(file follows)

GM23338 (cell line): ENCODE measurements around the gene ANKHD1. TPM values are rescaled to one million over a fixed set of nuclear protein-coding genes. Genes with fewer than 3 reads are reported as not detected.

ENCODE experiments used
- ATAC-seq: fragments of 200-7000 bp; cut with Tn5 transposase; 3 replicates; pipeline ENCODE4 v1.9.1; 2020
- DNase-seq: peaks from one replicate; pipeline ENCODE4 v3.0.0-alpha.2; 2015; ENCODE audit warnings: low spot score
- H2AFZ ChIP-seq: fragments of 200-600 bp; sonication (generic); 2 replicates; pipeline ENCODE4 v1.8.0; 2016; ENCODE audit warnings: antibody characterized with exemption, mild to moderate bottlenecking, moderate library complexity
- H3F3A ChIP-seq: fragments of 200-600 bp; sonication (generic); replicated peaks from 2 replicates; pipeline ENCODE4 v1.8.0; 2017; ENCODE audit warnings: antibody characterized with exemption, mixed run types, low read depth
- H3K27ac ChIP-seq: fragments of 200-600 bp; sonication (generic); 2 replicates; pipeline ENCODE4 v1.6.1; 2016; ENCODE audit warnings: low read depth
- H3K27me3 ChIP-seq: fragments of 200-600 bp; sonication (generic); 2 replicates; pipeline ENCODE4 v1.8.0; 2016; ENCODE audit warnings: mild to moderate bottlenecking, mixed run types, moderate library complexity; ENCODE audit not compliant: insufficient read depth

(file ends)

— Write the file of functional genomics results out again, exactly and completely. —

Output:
GM23338 (cell line): ENCODE measurements around the gene ANKHD1. TPM values are rescaled to one million over a fixed set of nuclear protein-coding genes. Genes with fewer than 3 reads are reported as not detected.

ENCODE experiments used
- ATAC-seq: fragments of 200-7000 bp; cut with Tn5 transposase; 3 replicates; pipeline ENCODE4 v1.9.1; 2020
- DNase-seq: peaks from one replicate; pipeline ENCODE4 v3.0.0-alpha.2; 2015; ENCODE audit warnings: low spot score
- H2AFZ ChIP-seq: fragments of 200-600 bp; sonication (generic); 2 replicates; pipeline ENCODE4 v1.8.0; 2016; ENCODE audit warnings: antibody characterized with exemption, mild to moderate bottlenecking, moderate library complexity
- H3F3A ChIP-seq: fragments of 200-600 bp; sonication (generic); replicated peaks from 2 replicates; pipeline ENCODE4 v1.8.0; 2017; ENCODE audit warnings: antibody characterized with exemption, mixed run types, low read depth
- H3K27ac ChIP-seq: fragments of 200-600 bp; sonication (generic); 2 replicates; pipeline ENCODE4 v1.6.1; 2016; ENCODE audit warnings: low read depth
- H3K27me3 ChIP-seq: fragments of 200-600 bp; sonication (generic); 2 replicates; pipeline ENCODE4 v1.8.0; 2016; ENCODE audit warnings: mild to moderate bottlenecking, mixed run types, moderate library complexity; ENCODE audit not compliant: insufficient read depth